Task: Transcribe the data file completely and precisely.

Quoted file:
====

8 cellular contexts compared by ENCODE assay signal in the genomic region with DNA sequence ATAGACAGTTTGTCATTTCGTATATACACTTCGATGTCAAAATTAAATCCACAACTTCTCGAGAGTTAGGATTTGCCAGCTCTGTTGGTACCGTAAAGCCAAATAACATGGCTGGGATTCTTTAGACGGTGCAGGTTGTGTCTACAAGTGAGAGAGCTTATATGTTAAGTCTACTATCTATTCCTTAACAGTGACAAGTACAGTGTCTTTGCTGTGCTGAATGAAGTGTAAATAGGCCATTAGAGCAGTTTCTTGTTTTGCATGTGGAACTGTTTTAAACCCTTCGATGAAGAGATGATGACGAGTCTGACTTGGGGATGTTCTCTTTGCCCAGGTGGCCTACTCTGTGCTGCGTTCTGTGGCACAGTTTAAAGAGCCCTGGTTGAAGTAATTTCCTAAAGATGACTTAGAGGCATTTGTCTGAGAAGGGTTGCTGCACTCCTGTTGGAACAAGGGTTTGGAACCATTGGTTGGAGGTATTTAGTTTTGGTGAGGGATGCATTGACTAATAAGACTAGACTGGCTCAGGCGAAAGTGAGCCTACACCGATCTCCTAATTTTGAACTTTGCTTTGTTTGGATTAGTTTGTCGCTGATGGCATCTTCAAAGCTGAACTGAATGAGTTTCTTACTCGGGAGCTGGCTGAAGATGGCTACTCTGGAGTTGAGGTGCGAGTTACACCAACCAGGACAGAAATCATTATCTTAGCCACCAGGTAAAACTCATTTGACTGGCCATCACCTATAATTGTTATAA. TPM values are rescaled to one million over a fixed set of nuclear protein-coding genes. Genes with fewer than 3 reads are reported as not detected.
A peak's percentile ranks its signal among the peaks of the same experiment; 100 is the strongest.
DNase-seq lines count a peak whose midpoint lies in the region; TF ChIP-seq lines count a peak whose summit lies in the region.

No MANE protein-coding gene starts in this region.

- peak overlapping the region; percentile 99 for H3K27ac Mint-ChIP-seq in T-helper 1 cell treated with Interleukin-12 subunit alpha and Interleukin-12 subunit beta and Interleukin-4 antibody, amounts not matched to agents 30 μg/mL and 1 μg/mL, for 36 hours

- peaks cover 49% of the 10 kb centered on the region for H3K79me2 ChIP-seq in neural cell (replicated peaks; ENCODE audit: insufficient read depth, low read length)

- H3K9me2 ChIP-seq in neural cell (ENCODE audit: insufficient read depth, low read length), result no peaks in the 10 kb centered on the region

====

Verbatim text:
8 cellular contexts compared by ENCODE assay signal in the genomic region with DNA sequence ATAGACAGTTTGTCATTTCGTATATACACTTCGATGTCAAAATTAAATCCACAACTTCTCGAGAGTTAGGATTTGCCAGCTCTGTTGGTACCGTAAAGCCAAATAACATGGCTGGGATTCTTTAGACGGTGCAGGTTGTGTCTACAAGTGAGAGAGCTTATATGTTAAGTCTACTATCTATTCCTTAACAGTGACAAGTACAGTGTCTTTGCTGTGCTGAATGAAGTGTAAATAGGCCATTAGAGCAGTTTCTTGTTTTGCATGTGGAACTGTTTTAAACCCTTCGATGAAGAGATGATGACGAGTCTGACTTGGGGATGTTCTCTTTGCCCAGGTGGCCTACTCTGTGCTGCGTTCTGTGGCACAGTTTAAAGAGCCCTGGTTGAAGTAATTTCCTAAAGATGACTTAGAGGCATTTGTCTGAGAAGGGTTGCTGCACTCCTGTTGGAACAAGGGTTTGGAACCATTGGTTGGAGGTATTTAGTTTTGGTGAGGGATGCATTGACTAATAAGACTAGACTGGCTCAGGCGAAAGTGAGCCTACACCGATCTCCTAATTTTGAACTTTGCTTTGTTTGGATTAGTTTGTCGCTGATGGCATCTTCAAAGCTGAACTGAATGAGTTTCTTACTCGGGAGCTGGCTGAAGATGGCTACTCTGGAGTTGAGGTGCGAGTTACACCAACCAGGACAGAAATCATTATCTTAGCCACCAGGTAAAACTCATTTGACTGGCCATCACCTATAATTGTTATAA. TPM values are rescaled to one million over a fixed set of nuclear protein-coding genes. Genes with fewer than 3 reads are reported as not detected.
A peak's percentile ranks its signal among the peaks of the same experiment; 100 is the strongest.
DNase-seq lines count a peak whose midpoint lies in the region; TF ChIP-seq lines count a peak whose summit lies in the region.

No MANE protein-coding gene starts in this region.

- peak overlapping the region; percentile 99 for H3K27ac Mint-ChIP-seq in T-helper 1 cell treated with Interleukin-12 subunit alpha and Interleukin-12 subunit beta and Interleukin-4 antibody, amounts not matched to agents 30 μg/mL and 1 μg/mL, for 36 hours

- peaks cover 49% of the 10 kb centered on the region for H3K79me2 ChIP-seq in neural cell (replicated peaks; ENCODE audit: insufficient read depth, low read length)

- H3K9me2 ChIP-seq in neural cell (ENCODE audit: insufficient read depth, low read length), result no peaks in the 10 kb centered on the region